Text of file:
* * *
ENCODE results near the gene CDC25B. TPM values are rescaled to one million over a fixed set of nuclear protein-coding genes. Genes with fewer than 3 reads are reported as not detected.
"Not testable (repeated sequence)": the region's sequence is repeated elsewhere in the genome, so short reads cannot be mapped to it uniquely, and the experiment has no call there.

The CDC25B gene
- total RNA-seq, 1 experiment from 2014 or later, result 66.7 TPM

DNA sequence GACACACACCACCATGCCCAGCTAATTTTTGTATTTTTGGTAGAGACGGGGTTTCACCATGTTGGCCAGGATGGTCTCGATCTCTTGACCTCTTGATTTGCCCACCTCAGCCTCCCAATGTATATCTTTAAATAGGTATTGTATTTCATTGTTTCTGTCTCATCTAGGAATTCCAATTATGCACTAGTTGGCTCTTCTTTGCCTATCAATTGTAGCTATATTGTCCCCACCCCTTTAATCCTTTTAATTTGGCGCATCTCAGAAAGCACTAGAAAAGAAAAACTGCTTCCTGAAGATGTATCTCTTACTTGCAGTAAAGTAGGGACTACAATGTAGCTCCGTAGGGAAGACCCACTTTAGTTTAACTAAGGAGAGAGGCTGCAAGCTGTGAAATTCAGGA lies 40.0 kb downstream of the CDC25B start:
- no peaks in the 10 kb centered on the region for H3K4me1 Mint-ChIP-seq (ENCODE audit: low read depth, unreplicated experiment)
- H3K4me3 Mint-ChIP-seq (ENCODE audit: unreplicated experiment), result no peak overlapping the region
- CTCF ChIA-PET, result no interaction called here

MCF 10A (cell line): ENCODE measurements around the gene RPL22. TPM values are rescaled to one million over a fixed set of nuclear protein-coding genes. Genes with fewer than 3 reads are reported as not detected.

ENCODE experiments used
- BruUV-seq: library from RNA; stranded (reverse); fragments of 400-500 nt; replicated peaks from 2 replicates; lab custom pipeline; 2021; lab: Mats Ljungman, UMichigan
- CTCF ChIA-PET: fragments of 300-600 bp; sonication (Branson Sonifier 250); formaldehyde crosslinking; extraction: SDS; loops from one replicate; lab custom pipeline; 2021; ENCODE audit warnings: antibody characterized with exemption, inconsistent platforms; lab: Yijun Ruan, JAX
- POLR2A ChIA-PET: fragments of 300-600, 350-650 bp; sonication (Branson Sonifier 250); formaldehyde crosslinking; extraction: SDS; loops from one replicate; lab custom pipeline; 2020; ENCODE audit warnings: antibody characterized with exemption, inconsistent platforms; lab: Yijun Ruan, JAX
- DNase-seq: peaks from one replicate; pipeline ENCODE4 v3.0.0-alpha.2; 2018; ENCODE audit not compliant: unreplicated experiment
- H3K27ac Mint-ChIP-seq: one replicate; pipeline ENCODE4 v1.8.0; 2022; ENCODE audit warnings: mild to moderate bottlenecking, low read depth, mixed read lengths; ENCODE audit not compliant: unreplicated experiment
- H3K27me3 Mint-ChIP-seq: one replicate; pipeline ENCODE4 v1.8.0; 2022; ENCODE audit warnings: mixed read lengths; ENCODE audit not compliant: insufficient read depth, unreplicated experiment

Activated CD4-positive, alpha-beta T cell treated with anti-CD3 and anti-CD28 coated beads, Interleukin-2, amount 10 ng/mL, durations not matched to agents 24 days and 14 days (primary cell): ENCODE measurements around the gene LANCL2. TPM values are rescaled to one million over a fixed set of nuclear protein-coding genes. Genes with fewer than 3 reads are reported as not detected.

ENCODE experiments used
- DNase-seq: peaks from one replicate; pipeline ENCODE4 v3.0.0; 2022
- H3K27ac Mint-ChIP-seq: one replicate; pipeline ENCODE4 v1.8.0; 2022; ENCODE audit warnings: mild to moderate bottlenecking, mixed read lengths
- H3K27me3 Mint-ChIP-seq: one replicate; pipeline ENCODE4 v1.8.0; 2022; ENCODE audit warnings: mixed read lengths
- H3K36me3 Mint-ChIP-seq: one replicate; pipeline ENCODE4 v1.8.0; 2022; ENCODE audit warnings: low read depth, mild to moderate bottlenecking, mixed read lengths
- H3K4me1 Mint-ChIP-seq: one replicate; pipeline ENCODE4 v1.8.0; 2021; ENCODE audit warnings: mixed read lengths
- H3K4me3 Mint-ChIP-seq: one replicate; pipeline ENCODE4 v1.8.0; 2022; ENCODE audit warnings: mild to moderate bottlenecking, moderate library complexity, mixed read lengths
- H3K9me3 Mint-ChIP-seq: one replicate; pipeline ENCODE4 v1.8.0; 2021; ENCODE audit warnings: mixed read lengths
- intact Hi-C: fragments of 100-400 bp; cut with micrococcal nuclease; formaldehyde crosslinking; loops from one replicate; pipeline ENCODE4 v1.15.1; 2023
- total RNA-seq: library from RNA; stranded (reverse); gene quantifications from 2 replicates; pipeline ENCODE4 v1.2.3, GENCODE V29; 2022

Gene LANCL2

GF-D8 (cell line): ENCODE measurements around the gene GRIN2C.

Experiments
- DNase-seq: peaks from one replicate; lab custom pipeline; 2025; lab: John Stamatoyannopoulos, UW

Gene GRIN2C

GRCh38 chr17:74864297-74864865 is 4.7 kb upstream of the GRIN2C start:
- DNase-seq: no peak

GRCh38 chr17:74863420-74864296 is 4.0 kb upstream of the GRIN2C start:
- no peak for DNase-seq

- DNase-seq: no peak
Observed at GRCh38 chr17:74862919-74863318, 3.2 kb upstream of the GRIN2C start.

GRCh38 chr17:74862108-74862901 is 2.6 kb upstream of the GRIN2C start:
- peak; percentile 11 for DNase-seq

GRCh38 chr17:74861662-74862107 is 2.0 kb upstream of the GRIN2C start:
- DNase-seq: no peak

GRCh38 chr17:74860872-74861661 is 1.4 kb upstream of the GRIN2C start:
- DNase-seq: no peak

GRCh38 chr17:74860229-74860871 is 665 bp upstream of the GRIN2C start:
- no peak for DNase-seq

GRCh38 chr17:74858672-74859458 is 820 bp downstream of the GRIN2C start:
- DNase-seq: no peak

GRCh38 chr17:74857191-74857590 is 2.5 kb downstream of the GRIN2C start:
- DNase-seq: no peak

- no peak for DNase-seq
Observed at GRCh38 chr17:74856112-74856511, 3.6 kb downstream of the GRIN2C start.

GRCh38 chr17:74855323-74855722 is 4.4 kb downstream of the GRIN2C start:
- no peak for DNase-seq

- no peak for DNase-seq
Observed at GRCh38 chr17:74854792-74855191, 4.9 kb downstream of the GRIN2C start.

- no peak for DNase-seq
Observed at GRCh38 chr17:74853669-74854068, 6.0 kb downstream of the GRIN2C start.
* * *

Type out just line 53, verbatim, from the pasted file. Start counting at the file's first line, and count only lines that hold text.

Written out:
GRCh38 chr17:74855323-74855722 is 4.4 kb downstream of the GRIN2C start: